Our legal culture has lost the context in which the Constitution was written. I speak of the natural law, the idea of law as founded upon reason and logic and not merely the ipse dixit of a given power. This has had profound implications for the modern misinterpretation of the Constitution.
To demonstrate this, let me give one clear example of the incompatibility of the modern positive-law notions with the ideas of the Founders. When the Constitution was drafted, it did not contain any bill of rights and had no explicit protection for freedom of speech. To the legal positivist, without any explicit protection for the freedom of speech, the government could regulate speech. Yet none of the Founders actually believed this.
When the idea of a bill of rights was proposed, the objection was that the Bill of Rights was unnecessary and these rights were already protected. See Federalist No. 84. Instead, any enumeration of the rights already protected was seen as dangerous. If we say we have rights 1 to 100, that implies that we don’t have right 101. So the enumeration of rights would limit the rights already protected. This problem was eventually solved by James Madison by explicitly rejecting the idea that the rights already protected were limited by the enumeration in the Bill of Rights in the Ninth Amendment. The only conclusion that can be drawn from this is that even before the Bill of Rights the people believed they already had the right to freedom of speech.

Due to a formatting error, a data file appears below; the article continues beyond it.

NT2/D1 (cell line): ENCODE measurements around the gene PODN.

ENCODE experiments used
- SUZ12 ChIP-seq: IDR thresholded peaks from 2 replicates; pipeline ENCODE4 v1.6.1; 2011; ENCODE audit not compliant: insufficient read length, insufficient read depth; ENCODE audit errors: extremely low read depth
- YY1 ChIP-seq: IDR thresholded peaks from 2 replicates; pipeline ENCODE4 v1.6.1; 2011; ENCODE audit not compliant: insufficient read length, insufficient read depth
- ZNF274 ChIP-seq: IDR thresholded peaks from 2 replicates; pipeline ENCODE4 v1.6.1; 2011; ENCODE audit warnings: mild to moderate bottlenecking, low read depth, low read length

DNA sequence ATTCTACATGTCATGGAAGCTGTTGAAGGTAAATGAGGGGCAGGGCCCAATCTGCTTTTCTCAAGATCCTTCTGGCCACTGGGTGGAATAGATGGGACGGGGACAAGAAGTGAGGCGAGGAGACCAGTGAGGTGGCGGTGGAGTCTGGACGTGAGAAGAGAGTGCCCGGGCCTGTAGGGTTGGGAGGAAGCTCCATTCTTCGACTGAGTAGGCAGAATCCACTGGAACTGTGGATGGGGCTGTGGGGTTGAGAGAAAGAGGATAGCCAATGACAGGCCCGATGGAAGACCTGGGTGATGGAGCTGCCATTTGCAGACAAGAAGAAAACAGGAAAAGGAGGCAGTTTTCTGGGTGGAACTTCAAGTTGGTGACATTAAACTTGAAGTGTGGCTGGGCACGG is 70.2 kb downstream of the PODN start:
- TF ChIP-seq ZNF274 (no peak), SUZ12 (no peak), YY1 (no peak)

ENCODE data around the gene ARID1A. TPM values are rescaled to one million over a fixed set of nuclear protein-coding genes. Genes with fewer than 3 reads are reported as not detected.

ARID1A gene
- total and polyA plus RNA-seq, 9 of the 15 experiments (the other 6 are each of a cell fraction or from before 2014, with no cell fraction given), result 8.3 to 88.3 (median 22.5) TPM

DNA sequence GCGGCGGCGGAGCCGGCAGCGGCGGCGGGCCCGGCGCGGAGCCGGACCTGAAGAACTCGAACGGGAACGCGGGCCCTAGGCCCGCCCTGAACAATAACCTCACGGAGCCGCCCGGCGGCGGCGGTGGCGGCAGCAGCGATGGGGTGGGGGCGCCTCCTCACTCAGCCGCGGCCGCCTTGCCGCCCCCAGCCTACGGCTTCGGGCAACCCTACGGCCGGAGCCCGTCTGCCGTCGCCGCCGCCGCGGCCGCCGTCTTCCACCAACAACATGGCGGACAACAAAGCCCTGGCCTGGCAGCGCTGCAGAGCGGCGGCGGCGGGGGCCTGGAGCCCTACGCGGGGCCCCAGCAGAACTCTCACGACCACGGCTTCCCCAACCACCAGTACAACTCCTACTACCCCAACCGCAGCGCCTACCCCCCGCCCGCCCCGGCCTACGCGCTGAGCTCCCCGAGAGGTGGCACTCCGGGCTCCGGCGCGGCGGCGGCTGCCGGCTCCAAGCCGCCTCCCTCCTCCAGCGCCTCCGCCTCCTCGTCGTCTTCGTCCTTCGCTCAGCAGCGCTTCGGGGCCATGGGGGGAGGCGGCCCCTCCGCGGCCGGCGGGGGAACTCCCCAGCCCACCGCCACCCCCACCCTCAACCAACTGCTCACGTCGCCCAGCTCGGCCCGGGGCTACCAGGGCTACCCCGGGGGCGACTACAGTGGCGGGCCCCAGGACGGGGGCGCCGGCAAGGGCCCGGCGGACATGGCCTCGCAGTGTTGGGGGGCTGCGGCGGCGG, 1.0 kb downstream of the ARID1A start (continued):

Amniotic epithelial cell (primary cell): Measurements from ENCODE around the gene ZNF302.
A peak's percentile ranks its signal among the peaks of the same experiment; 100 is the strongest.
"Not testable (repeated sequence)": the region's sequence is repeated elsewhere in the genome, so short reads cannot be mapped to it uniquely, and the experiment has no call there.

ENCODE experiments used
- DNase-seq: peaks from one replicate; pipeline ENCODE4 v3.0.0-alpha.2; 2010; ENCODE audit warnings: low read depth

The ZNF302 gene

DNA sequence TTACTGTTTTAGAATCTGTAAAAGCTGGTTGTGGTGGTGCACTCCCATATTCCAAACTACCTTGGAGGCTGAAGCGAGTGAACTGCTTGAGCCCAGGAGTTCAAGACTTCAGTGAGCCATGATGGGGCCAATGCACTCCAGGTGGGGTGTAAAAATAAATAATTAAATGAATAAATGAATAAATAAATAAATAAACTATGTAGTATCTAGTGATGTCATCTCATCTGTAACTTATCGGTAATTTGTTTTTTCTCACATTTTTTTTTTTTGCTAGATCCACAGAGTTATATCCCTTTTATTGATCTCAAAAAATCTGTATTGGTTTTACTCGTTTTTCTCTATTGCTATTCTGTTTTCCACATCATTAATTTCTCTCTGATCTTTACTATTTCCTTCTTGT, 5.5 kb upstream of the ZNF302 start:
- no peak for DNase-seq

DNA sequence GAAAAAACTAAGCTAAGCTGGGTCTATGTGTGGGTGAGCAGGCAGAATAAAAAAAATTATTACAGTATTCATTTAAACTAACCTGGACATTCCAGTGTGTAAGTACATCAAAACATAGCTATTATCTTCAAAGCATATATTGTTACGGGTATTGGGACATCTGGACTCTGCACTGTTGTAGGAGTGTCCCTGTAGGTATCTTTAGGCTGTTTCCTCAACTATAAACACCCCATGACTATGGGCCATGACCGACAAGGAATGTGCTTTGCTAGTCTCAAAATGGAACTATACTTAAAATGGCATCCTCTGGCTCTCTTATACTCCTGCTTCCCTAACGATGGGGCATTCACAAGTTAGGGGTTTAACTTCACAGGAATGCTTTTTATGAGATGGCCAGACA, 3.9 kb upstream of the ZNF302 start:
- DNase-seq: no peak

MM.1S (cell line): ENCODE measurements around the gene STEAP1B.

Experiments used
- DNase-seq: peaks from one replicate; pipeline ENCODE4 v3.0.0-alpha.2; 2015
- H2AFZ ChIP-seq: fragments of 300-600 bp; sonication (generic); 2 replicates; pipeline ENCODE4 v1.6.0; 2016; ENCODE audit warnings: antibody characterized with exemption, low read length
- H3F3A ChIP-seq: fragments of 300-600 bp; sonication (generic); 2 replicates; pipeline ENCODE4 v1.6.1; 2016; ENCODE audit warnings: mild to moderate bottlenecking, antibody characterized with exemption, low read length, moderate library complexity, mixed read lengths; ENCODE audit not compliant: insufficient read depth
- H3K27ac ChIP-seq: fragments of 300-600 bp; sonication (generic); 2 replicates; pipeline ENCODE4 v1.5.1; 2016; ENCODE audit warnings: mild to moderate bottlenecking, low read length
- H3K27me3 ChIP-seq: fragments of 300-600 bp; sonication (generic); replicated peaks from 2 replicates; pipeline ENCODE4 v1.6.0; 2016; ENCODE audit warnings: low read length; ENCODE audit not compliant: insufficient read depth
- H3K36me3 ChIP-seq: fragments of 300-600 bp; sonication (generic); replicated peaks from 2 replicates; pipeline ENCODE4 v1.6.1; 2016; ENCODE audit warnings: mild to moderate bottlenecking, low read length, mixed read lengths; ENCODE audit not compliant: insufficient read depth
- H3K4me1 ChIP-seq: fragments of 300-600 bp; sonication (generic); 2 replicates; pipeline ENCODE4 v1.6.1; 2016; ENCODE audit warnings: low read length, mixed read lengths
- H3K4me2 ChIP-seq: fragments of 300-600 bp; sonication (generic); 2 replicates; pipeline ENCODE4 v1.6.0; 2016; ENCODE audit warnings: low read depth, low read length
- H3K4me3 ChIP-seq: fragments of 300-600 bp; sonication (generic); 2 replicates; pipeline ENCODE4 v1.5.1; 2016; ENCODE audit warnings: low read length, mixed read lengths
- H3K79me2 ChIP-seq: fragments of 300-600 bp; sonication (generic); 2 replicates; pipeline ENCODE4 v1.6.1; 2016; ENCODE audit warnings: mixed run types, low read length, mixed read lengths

How can this be from a positivist view of the Constitution? There is nothing explicit in the Constitution that mentions the freedom of speech, and yet it was originally widely understood that this right was already protected. Originalism disproves this strict textualism and instead requires a greater context to understand the original meaning of the constitutional text.
There are only two reasonable originalist arguments that would protect the freedom of speech without the First Amendment. The first interprets the meaning of the word “law” as used in the Constitution before the Bill of Rights. The second incorporates the common law of agency and contract to limit the proper scope of the delegated power. It’s likely that both of these are valid and reinforce each other. These also require an understanding of the Lockean notions of rights and liberty and the just powers of government as commonly understood at the founding.
The Founders distinguished between “law”—which is the use of government power in the service of a rational, general, public principle—and mere “will” which was arbitrary political power. This distinction, of course, requires an understanding of the Lockean idea of rights and liberty to determine what are the rational objectives that government is instituted to protect. Justice Samuel Chase, in the first big Supreme Court opinion Calder v. Bull (1798), gave examples of arbitrarily power including one “that takes property from A and gives it to B.” He explains that:
An act of the legislature (for I cannot call it a law) contrary to the great first principles of the social compact cannot be considered a rightful exercise of legislative authority. The obligation of a law in governments established on express compact and on republican principles must be determined by the nature of the power on which it is founded.